RegGuheert wrote: Does it *really* make sense to eliminate coal-fired power plants which have already been built and then manufacture NEW DIESEL generators to take their place?
I'm not sure, although a huge coal plant trying to serve as an infrequent, rapid ramp supplement or back-up to PV is never going to work.
Of course it won't. Just like the huge coal power plants in my region do not function as a supplement to the PV generation on my house. Rather, the PV generation on my house reduces the amount of coal which needs to be burned.
SageBrush wrote:In a sense they are pursuing on a big scale what plug-in hybrids offer: immediate back-up with a liquid fossil fuel. I'll be more inclined to have an opinion when I can state with confidence the fractional carbon reduction from the scheme and the cost/carbon_reduction.
What the UK has been "pursuing" is insanity. The sudden 180-degree about-face is a clear indication of such.
SageBrush wrote:This is a very YMMV, but I look outside at my Prius Prime with its yucky petrol ICE and think:
I wish I could use my LEAF for all my transport, but work is too far away
The Prime gets me to work at 105 mpg, and was inexpensive to purchase.
Overall, these two cars are run about 16,000 miles a year in my family and we consume about 100 gallons of petrol annually for out typical use.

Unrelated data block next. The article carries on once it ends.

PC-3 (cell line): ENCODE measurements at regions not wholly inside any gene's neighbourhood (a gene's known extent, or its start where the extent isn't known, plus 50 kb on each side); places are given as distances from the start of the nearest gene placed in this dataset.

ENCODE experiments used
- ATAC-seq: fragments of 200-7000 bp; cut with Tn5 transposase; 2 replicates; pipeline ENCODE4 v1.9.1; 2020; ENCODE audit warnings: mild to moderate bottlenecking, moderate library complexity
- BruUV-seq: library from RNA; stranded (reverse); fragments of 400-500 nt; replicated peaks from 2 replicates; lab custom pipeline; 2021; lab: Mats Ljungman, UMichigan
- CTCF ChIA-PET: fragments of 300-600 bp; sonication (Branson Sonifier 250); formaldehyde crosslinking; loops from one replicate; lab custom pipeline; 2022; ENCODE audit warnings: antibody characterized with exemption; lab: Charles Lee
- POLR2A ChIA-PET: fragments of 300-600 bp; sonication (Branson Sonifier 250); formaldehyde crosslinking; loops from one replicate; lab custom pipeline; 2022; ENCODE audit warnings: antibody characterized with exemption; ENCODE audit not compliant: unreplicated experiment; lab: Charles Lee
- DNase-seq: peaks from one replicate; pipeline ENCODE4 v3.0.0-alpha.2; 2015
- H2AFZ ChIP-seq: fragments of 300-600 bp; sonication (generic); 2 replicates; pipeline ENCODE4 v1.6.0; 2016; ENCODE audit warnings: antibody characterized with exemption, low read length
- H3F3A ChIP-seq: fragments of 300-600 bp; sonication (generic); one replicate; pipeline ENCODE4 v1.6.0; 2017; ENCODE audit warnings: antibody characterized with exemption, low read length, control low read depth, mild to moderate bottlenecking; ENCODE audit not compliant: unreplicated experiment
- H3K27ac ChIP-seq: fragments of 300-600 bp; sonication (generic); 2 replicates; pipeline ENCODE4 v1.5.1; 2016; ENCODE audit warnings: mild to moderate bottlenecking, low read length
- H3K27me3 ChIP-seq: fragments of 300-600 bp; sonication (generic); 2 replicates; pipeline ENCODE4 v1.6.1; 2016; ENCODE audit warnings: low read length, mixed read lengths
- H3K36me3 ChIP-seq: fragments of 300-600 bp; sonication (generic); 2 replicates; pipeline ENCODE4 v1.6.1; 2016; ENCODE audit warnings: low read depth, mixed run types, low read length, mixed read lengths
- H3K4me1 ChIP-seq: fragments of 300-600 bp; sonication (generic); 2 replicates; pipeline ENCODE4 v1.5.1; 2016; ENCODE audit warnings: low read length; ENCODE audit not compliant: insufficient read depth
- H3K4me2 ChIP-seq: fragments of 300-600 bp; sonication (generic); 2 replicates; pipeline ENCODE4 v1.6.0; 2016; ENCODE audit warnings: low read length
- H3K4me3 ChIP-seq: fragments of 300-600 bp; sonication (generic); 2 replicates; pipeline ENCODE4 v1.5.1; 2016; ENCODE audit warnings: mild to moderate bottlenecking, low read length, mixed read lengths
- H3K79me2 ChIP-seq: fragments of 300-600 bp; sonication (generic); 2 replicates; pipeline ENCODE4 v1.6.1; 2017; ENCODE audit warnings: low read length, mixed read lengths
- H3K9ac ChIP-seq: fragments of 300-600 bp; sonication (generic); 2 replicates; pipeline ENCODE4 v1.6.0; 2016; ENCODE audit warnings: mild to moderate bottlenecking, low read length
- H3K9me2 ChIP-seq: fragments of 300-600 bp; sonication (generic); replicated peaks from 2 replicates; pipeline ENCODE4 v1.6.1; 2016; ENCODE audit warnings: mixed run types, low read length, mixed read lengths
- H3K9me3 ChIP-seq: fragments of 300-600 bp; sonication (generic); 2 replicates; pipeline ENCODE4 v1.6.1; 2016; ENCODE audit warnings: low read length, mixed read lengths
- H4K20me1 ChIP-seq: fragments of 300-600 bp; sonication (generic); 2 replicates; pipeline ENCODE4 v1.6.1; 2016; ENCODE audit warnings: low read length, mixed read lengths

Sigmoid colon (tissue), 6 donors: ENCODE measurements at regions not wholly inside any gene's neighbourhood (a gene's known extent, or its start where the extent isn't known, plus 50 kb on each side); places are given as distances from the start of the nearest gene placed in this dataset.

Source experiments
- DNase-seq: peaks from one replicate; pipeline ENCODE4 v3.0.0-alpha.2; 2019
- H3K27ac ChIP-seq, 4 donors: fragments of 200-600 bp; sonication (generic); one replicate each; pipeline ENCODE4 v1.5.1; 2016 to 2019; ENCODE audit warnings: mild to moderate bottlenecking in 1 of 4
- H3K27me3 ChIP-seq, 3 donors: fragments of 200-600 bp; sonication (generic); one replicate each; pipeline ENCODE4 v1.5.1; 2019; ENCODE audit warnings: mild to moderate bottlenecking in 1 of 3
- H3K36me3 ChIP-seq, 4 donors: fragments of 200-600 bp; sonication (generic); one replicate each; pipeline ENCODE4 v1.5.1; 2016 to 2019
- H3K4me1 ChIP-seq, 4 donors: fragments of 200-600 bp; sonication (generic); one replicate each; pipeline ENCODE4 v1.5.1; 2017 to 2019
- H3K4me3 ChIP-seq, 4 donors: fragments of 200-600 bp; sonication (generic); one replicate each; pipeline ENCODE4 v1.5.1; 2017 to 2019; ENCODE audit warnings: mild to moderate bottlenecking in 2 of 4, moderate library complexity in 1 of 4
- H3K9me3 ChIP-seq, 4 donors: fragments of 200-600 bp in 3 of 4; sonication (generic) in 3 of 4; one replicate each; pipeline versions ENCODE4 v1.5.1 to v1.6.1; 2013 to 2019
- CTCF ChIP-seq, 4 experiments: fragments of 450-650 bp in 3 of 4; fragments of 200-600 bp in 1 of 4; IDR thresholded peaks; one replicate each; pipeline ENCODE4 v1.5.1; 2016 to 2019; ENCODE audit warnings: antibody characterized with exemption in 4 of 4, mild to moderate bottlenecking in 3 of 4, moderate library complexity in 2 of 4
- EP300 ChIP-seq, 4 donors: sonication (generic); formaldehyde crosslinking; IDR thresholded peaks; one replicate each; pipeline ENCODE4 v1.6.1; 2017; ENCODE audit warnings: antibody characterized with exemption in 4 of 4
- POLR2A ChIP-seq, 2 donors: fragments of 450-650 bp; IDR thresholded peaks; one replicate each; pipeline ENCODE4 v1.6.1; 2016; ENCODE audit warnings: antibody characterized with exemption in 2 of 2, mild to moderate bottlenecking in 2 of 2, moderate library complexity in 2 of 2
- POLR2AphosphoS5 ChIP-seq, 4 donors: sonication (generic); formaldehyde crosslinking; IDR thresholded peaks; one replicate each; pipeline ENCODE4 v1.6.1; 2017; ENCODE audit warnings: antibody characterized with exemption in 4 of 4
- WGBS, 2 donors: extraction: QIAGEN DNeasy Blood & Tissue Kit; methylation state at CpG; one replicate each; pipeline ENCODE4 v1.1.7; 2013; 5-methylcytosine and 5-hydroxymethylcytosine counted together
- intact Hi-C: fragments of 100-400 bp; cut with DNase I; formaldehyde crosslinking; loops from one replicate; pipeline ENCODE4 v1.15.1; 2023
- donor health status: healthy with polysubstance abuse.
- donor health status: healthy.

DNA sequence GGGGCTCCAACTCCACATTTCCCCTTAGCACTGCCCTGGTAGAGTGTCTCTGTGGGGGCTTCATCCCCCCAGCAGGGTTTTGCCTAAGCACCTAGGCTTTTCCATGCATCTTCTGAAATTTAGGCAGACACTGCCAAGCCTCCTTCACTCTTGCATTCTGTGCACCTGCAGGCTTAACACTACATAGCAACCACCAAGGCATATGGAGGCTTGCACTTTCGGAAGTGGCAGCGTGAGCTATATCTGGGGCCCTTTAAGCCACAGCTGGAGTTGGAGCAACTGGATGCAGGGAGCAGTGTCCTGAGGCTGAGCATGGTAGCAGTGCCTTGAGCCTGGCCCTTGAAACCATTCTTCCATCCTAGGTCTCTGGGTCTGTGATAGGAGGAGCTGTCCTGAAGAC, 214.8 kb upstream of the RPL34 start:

I expect to swap the Prime for a Model 3 next year because I want to and I have the money, but LEAF+Prime is a damned good solution compared to my neighbors who currently consume ~ 1000 gallons a year for similar use profiles.
We have a similar situation: We drive about 17,000 miles/year in our 2011 Nissan LEAF and 2003 Honda Civic Hybrid using about 170 miles of fuel.
All of the electricity for the LEAF is produced by our PV arrays. But I cannot imagine any scenario in which I think purchasing a diesel car or a diesel generator to offset coal production would be a good idea for the environment. I doubt you are, either.
RegGuheert wrote:While I'm not a fan of fracking, natural gas has allowed the US to reduce energy costs, emissions and improve security of supply. Perhaps it is the best interim technology to put into play while renewables mature.
I'm not well read about UK fossil fuel supplies and suppliers, but I could certainly understand a country deciding to avoid a strategy that depended on supplies from Russia.
The UK already gets about 13% of their natural gas supply from Russia
. The UK has fairly abundant shale gas resources
, and has recently moved to start to develop them
. The EU, OTOH, does not have such an option readily available to them
SageBrush wrote:If the NG supply was North Sea it sounds a lot more attractive.
It seems the debate continues about whether or not the North Sea is in terminal decline
, but it already is insufficient to meet the UK's natural gas needs.
SageBrush wrote:I was actually under the impression that the UK was going to build a huge electric connection to Norway for regional clean energy power sharing, but I am not clear about details.
Perhaps, but that's not a panacea for UK's energy needs. There are no easy answers.